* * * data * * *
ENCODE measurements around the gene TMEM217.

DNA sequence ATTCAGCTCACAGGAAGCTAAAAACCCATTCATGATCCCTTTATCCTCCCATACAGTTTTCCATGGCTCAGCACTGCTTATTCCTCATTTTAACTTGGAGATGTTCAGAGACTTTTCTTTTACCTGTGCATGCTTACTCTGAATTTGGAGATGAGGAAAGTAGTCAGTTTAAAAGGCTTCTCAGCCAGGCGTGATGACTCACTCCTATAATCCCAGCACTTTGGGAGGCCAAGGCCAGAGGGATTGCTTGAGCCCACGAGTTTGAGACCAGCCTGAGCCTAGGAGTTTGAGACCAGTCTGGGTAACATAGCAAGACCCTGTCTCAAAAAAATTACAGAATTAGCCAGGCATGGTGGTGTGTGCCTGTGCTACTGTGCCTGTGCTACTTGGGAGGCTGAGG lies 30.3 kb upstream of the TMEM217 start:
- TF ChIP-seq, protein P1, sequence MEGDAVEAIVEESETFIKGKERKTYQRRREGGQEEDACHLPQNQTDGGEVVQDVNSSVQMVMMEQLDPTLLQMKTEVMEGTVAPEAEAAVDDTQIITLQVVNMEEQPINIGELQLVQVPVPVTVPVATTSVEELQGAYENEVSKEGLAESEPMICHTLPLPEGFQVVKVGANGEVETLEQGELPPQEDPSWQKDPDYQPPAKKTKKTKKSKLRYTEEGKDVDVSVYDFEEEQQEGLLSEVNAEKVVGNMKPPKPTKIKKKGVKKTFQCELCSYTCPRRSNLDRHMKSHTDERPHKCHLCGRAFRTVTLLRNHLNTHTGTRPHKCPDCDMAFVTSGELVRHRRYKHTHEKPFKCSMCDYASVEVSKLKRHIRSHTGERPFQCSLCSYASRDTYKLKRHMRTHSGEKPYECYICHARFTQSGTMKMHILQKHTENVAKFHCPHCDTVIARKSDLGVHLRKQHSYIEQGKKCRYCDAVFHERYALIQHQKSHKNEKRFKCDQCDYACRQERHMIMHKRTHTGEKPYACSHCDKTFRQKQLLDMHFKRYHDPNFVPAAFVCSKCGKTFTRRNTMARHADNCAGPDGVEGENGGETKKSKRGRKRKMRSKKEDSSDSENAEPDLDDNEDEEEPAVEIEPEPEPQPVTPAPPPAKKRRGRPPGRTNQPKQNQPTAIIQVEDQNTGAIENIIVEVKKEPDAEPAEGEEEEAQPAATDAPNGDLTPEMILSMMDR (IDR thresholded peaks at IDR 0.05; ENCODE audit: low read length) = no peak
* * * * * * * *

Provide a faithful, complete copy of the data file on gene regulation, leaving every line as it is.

ENCODE measurements around the gene TMEM217.

DNA sequence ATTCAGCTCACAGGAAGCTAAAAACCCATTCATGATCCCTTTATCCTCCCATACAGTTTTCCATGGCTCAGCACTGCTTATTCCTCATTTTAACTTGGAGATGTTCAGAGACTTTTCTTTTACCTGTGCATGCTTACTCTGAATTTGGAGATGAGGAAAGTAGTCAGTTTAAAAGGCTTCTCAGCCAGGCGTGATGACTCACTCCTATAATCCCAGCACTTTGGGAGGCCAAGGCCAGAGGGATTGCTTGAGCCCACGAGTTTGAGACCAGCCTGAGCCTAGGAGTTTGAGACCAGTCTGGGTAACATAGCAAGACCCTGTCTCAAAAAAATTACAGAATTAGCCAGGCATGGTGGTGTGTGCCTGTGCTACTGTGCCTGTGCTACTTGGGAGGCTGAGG lies 30.3 kb upstream of the TMEM217 start:
- TF ChIP-seq, protein P1, sequence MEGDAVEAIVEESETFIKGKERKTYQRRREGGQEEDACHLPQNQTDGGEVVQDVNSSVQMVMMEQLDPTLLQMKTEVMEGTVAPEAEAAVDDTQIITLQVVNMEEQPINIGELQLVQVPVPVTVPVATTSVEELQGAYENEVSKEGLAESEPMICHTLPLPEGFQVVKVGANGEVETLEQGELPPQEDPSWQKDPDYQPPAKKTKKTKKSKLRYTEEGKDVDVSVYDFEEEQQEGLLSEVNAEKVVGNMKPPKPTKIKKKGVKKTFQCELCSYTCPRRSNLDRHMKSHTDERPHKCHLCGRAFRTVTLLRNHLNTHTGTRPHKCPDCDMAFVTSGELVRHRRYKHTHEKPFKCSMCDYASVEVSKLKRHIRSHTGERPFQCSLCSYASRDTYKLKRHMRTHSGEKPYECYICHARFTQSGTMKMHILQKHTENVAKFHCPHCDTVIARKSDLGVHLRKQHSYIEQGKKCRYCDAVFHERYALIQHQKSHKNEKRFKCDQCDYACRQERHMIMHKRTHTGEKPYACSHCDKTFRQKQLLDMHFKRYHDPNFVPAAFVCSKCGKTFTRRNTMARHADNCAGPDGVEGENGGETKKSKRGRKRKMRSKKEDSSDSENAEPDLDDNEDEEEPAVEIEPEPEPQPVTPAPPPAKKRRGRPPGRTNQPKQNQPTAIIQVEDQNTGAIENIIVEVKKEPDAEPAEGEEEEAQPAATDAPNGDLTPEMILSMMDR (IDR thresholded peaks at IDR 0.05; ENCODE audit: low read length) = no peak